National Train Day: See Tracks? Think Train!
Senator Pat Browne (R-16)
Although most Americans today know the dangers associated with distracted driving or texting while driving or crossing the street, many are unaware of the risks they are taking around railroad tracks.
Recent federal data reveal an alarming increase in the number of pedestrian deaths on tracks and fatal collisions at railroad crossings. According to 2013 U.S. Department of Transportation statistics, 908 pedestrians were injured or killed while walking on or near railroad tracks in 2013, up 7.7 percent from 843 in 2012. Additionally, 1,193 people were injured or killed at railroad grade crossings, up 1.5 percent from 1,175 in 2012. Estimates indicate that a train strikes a vehicle or person approximately once every three hours in the United States.
Here in Pennsylvania, there have been 135 deaths and injuries since 2011 as a result of trespassing on rail tracks – the fourth highest number in the nation. And each trespassing tragedy can be prevented if each of us will act safely around rail tracks.
Often pedestrians and drivers simply do not realize how dangerous it is to walk on railroad tracks or how long it takes the average freight train to stop. For example, a train may extend three feet beyond the steel rails, and many times pedestrians do not realize they are standing too close. Additionally, it can take a mile or more for a fully loaded train to stop – the length of 18 football fields. By the time an engineer sees a person on the tracks and applies the emergency brakes, it’s too late.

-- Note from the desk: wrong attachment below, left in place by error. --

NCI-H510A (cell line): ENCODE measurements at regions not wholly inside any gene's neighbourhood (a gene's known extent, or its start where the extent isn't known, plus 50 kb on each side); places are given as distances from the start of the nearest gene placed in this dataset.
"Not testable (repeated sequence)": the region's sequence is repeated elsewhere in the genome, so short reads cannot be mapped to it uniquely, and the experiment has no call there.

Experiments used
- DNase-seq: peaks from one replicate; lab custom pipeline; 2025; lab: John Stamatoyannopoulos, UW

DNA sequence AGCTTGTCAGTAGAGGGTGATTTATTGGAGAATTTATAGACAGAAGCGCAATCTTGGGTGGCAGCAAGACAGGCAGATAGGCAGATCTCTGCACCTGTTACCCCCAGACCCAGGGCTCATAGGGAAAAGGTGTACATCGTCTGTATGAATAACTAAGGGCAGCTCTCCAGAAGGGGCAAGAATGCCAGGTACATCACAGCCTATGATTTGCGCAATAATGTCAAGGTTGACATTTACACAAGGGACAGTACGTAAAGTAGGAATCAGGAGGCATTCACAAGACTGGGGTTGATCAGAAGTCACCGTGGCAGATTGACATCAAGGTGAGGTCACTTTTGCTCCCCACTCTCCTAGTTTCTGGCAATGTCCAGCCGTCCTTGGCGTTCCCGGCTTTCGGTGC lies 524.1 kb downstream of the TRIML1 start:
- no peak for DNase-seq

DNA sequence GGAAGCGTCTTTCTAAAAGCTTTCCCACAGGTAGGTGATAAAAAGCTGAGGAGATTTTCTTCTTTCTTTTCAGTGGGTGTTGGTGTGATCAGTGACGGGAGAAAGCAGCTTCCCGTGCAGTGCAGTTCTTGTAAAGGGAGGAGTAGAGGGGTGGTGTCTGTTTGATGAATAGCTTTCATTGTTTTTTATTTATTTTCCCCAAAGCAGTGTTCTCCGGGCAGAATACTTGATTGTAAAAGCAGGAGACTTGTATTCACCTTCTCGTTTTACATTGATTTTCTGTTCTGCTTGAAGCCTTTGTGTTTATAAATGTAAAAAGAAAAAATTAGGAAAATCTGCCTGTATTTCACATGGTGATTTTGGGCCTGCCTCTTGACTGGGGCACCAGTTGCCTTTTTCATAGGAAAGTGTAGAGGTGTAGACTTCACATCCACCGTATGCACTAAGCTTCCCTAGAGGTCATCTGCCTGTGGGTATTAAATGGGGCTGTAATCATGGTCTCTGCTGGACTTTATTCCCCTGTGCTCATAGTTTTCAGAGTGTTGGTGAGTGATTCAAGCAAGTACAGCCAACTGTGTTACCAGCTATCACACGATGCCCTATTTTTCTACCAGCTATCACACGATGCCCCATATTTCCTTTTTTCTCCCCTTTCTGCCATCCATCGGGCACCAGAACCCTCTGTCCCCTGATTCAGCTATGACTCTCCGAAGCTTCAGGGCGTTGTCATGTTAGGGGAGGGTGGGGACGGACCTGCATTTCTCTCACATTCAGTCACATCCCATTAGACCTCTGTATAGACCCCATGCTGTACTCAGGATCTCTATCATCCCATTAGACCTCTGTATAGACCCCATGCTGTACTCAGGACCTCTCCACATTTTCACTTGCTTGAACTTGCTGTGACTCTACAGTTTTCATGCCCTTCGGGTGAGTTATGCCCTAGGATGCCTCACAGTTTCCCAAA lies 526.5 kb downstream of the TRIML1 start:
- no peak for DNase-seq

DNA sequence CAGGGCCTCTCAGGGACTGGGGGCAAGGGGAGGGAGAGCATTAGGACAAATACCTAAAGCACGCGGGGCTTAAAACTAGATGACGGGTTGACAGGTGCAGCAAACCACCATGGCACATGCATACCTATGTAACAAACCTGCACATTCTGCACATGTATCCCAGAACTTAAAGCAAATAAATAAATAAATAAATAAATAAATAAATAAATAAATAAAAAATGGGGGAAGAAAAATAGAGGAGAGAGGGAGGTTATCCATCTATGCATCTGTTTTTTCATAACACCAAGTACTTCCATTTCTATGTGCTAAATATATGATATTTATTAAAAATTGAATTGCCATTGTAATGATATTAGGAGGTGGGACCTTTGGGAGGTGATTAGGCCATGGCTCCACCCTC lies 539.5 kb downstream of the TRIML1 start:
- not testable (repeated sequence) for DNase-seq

Saturday, May 10, is National Train Day – a day set aside to recognize the advantages of rail travel and transport across the country. One of these advantages is the tremendous safety record enjoyed by our railroads. America’s freight railroads continue to invest record levels of their dollars into their privately owned rail networks and nearly all of these investments enhance rail safety. Because of their commitment to safety, American freight railroads are working hand-in-hand with Operation Lifesaver to help reduce the number of trespassing injuries and fatalities. Railroads are constantly incorporating new technologies to improve rail safety – including sophisticated detectors along tracks that identify defects on passing rail cars; ground-penetrating radar that identifies problems below ground, and specialized rail cars that identify defects in tracks.
I proudly support the new national See Tracks? Think Train! campaign to raise awareness about rail safety. Please join me in helping share this important message from Operation Lifesaver and the railroads. We can save lives by encouraging others to obey traffic signals and reminding them that railroad tracks are no place to walk or play. Remember: “See Tracks? Think Train!”
Contact: Matt Moyer (610) 366-2327